Genetically Modified Food and FeedIn recent times, genetic modification of living cells and organisms has become possible by using techniques of modern biotechnology. The genetic material is modified artificially to give it a new property (e.g. a plant's resistance to a disease, insect or drought, a plant's tolerance to a herbicide, improving a food's quality or nutritional value, increased yield). Such organisms are called "genetically modified organisms" (GMOs). Food and feed which contain or consist of such GMOs, or are produced from GMOs, are called "genetically modified (GM) food or feed".The European Union has established a legal framework to use modern biotechnology and to ensure the development of GMOs takes place in safe conditions.Genetically Modified Food and Feed  in the EU The European Union has a comprehensive legal framework in place for the authorization, traceability and labelling of GMOs. Regulation (EC) No 1829/2003 on genetically modified food and feed covers food, food ingredients, and feed containing, consisting of or produced from GMOs.  Directive 2001/18/EC is the other legislation in this are which lays down the deliberate release into the environment of genetically modified organisms for uses other than food and feed.In 2010, the Commission submitted a proposal to amend the GMO legislation to extend the grounds on which Member States could restrict or prohibit the cultivation of EU authorized GMOs on their territory. The proposed amendment has now been adopted into EU law as Directive (EU) 2015/412. Labelling of GM Food and FeedTraceability and labelling of genetically modified organisms and food and feed products produced from genetically modified organisms are laid down in the regulation (EC) 1830/2003. All the products covered by this Regulation are subject to compulsory labelling. The specific requirements of this Regulation are applied in addition to the  general labelling rules applicable to food and feed.

Food Labelling

EU food labelling rules, adopted by the European Parliament and the Council in 2011, ensure that consumers receive clearer, more comprehensive and accurate information on food content, and help the consumers to make informed choices about what they eat as of 13 December 2014. The obligation to provide nutrition information will apply from 13 December 2016.Regulation (EU) No 1169/2011 on the provision of information to consumers replaces and combines into one piece of legislation previous labelling rules which are deriving from 2000/13/EC regarding labelling, presentation and advertising of foodstuffs and Directive 90/496/EEC on nutrition labelling of foodstuffs and other legislative acts for specific categories of foods.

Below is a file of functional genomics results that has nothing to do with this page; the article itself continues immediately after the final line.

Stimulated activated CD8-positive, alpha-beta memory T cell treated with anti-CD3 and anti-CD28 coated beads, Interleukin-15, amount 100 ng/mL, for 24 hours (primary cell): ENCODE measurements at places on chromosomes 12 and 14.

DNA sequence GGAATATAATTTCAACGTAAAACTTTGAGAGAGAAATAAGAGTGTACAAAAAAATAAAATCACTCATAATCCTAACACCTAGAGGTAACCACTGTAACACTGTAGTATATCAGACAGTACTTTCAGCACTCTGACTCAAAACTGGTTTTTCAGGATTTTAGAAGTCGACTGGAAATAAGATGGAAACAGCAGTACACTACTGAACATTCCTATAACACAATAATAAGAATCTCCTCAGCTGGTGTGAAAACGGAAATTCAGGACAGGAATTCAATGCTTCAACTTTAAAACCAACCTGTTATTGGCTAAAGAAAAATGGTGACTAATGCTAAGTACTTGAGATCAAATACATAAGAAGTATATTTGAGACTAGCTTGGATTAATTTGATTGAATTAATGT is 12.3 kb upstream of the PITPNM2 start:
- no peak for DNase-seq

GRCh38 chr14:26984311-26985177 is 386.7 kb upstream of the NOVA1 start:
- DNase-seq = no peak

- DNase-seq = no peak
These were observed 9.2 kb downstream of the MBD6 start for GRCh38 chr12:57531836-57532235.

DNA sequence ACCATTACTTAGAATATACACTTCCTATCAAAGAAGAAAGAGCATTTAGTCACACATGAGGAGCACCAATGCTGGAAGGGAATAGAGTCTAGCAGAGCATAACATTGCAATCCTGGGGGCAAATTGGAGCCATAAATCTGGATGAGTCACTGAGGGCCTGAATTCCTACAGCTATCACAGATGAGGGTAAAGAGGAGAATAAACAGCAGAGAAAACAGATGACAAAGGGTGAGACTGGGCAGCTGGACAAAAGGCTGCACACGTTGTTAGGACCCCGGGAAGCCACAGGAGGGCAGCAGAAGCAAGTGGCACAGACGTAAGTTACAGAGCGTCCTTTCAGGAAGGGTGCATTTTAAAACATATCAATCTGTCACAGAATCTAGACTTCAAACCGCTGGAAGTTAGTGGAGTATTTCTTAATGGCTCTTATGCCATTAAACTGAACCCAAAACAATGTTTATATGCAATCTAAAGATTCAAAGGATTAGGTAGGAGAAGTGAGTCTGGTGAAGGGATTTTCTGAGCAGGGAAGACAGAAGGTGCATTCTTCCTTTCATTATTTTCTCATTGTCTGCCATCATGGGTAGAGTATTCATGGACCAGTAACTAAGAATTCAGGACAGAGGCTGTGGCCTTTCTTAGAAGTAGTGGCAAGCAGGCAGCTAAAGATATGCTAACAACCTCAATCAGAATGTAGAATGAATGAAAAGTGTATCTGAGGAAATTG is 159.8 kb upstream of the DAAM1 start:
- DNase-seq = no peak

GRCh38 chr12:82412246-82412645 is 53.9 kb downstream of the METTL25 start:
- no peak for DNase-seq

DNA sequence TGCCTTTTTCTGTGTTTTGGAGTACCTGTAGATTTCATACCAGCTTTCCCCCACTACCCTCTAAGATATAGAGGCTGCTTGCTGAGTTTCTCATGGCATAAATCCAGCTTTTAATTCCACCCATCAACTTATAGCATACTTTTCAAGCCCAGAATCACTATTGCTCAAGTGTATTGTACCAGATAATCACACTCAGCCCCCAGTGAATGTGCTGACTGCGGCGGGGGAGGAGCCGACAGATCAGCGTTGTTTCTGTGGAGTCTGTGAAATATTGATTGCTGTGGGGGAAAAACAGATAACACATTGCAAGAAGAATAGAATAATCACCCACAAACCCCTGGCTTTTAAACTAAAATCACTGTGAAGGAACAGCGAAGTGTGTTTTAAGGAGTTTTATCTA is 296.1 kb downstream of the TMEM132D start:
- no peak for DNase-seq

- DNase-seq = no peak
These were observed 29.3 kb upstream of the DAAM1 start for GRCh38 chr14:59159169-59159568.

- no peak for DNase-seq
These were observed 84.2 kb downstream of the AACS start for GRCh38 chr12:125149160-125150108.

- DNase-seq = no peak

Health and Nutrition Claims

In December 2006, the Regulation on nutrition and health claims made on foods was adopted by the Council and Parliament. For the first time, this Regulation lays down harmonised rules across the European Union for the use of nutrition claims such as “low fat”, “high fibre” or health claims such as “reducing blood cholesterol”. Health ClaimsA health claim is any statement about a relationship between food and health. The Commission draws up lists of health claims including the different types of authorised and rejected health claims in the EU.Nutrition Claims Nutrition claim means any claim which states, suggests or implies that a food has particular beneficial nutritional properties. Nutrition claims are only permitted if they are listed in the Annex of Regulation (EC) No 1924/2006, lastly amended by Regulation (EU) No 1047/2012.

EU Plant Health Policy

EU plant health policy includes harmful organisms, plant protection materials, plant property rights and seed and propagation.

Harmful Organisms

Fundamental principles of EU plant health policy are to take protective measures against the introduction into the Community of organisms harmful to plants or plant products and against their spread within the Community.

EU plant health regime is regulated with Council Directive 2000/29/EC of 8 May 2000 on protective measures against the introduction into the Community of organisms harmful to plants or plant products and against their spread within the Community. Since 2013, studies on preparing a new plant health regulation have been carried out.

Procedures on registering the producers within the Community is laid down in the Council Directive 77/93/EEC of 21 December 1976 on protective measures against the introduction into the Member States of harmful organisms of plants or plant products and Commission Directive 92/90/EEC of 3 November 1992 establishing obligations to which producers and importers of plants, plant products or other objects are subject and establishing details for their registration.

If the results of the checks are satisfactory, instead of a phytosanitary certificate a passport and the rules applicable to intra-Community movement apply. The passport may be replaced in certain circumstances (change of plant health status, division into batches, etc.) and subject to certain conditions.